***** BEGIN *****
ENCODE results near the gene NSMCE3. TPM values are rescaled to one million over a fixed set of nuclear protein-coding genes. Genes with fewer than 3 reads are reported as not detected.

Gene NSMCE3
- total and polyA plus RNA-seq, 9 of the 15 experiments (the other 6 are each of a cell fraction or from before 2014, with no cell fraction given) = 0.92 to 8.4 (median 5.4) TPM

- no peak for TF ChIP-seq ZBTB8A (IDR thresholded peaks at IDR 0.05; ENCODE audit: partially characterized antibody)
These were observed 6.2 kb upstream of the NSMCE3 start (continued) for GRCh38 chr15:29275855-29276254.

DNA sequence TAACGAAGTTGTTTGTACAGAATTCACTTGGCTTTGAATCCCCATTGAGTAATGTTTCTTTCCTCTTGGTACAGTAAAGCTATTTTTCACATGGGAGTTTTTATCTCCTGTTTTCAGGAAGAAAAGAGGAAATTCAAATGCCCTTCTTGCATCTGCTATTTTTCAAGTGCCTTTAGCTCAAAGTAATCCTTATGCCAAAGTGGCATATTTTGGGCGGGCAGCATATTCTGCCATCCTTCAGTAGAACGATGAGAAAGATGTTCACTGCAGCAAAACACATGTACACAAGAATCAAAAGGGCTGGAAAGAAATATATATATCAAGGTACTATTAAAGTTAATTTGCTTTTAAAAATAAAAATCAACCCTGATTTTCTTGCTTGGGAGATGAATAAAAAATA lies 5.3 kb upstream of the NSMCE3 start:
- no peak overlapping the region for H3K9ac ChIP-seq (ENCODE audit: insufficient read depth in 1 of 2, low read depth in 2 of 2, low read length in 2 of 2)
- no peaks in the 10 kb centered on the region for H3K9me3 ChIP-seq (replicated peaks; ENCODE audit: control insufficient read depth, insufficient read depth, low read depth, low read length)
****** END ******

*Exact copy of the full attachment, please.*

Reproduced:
ENCODE results near the gene NSMCE3. TPM values are rescaled to one million over a fixed set of nuclear protein-coding genes. Genes with fewer than 3 reads are reported as not detected.

Gene NSMCE3
- total and polyA plus RNA-seq, 9 of the 15 experiments (the other 6 are each of a cell fraction or from before 2014, with no cell fraction given) = 0.92 to 8.4 (median 5.4) TPM

- no peak for TF ChIP-seq ZBTB8A (IDR thresholded peaks at IDR 0.05; ENCODE audit: partially characterized antibody)
These were observed 6.2 kb upstream of the NSMCE3 start (continued) for GRCh38 chr15:29275855-29276254.

DNA sequence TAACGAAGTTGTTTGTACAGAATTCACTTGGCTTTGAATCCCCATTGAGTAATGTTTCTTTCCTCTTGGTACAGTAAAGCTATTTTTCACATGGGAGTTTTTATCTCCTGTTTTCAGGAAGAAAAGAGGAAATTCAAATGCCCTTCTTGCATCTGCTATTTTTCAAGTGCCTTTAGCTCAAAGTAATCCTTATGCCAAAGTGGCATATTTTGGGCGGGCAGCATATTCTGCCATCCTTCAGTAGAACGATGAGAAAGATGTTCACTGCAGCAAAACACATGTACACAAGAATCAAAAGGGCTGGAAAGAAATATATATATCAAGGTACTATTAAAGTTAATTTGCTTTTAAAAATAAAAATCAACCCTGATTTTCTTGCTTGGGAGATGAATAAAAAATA lies 5.3 kb upstream of the NSMCE3 start:
- no peak overlapping the region for H3K9ac ChIP-seq (ENCODE audit: insufficient read depth in 1 of 2, low read depth in 2 of 2, low read length in 2 of 2)
- no peaks in the 10 kb centered on the region for H3K9me3 ChIP-seq (replicated peaks; ENCODE audit: control insufficient read depth, insufficient read depth, low read depth, low read length)